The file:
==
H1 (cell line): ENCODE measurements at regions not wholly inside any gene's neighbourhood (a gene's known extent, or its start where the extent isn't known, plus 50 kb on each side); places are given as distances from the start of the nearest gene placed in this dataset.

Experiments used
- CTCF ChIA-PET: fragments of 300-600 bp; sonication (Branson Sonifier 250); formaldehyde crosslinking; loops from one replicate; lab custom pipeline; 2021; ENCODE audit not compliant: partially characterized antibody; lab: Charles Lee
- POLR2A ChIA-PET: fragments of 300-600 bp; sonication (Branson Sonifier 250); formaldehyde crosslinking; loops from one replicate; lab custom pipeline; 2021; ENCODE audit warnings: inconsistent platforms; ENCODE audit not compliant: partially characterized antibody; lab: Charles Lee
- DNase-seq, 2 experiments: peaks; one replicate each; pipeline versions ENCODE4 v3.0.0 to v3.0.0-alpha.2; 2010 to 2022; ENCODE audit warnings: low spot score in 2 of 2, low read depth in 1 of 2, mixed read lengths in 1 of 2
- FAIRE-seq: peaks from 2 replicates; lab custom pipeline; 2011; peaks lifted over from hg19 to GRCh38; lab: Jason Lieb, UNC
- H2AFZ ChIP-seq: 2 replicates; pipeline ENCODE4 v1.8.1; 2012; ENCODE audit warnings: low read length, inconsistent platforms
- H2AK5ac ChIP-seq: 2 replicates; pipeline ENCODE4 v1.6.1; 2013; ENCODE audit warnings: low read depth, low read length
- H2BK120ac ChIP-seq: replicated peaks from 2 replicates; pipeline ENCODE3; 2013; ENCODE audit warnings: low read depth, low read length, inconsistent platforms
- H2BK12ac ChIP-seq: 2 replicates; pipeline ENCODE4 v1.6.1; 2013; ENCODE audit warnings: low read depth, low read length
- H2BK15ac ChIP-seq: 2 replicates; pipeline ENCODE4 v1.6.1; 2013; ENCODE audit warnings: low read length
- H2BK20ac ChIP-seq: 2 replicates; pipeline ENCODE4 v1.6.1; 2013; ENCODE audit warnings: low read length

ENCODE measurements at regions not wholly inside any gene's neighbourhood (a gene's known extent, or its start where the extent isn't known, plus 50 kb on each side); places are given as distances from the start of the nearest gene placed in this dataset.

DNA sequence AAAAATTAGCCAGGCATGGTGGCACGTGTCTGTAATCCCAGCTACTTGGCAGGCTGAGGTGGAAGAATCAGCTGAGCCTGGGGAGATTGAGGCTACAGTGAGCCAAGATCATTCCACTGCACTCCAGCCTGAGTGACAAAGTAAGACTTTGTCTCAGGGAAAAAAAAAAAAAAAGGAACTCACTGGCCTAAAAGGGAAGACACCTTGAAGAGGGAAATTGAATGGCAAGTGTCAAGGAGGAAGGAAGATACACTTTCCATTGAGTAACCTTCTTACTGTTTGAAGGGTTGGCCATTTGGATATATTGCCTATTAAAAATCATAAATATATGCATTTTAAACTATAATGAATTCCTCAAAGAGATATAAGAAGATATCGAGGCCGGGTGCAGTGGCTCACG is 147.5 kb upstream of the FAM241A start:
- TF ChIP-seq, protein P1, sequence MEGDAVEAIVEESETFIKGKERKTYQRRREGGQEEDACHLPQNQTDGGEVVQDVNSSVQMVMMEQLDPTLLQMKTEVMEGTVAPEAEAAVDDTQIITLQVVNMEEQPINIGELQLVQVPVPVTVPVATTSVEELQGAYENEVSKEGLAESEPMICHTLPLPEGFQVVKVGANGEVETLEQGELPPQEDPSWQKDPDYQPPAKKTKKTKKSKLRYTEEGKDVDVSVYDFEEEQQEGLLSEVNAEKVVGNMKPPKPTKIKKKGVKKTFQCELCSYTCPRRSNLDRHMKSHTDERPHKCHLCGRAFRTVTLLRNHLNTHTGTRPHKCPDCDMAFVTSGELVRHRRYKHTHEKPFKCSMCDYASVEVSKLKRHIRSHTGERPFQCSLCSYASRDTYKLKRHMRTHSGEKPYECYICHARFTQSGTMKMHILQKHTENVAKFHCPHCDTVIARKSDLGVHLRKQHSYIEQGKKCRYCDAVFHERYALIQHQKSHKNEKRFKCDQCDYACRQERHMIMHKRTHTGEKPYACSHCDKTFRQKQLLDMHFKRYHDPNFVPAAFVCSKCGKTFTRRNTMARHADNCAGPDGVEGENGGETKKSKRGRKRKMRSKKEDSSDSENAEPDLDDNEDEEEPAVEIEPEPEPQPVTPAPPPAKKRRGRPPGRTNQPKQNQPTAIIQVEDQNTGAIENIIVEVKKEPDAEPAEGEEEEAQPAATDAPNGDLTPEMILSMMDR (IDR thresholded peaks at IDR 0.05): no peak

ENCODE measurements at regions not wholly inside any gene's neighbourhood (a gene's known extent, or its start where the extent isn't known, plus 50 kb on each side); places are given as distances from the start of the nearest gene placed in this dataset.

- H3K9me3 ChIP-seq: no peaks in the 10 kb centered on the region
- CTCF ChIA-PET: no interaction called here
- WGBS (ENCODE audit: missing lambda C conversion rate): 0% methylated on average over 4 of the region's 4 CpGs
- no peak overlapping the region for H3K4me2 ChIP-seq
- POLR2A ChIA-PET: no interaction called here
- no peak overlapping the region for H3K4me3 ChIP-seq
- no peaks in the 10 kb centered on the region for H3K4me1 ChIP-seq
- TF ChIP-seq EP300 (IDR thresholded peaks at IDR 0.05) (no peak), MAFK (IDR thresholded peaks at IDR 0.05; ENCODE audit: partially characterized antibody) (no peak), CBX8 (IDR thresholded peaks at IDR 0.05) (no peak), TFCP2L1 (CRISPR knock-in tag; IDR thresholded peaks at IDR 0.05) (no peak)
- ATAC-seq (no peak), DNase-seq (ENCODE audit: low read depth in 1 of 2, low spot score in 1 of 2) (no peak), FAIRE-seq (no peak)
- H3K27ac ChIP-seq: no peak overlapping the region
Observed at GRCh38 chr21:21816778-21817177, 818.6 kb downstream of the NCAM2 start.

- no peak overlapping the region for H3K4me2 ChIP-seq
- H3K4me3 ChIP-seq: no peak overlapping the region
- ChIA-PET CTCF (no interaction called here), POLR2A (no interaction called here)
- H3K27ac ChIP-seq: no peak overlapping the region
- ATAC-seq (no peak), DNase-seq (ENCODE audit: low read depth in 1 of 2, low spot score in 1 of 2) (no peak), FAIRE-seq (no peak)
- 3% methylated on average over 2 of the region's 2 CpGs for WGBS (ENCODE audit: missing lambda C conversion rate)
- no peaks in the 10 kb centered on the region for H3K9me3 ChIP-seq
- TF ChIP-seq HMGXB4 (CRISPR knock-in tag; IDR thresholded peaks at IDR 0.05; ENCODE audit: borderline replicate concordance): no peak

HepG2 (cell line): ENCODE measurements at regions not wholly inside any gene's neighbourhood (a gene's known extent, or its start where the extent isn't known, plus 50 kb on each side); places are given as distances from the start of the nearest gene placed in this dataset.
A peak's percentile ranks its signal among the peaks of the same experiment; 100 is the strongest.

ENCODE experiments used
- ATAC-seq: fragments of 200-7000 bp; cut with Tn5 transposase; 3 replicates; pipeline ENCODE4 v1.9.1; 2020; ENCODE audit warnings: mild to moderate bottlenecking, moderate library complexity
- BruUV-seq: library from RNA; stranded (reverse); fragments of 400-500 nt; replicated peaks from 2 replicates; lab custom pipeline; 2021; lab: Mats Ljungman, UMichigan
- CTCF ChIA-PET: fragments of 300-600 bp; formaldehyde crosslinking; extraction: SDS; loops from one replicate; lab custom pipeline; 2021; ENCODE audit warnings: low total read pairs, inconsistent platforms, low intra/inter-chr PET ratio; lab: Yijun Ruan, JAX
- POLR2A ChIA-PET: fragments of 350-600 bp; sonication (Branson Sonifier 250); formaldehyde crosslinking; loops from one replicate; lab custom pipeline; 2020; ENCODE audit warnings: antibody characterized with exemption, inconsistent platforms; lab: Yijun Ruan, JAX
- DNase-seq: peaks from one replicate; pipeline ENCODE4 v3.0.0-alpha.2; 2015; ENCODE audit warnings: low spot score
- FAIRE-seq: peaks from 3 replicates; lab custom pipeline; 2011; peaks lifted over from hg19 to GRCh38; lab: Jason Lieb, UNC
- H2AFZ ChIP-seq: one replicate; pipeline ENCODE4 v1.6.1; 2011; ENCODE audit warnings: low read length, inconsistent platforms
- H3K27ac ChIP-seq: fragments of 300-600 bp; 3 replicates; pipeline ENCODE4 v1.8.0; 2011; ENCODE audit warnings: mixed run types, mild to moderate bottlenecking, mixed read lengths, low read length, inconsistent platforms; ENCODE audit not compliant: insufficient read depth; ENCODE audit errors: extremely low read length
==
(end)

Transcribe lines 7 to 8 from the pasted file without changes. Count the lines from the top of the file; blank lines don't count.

- H2AFZ ChIP-seq: 2 replicates; pipeline ENCODE4 v1.8.1; 2012; ENCODE audit warnings: low read length, inconsistent platforms
- H2AK5ac ChIP-seq: 2 replicates; pipeline ENCODE4 v1.6.1; 2013; ENCODE audit warnings: low read depth, low read length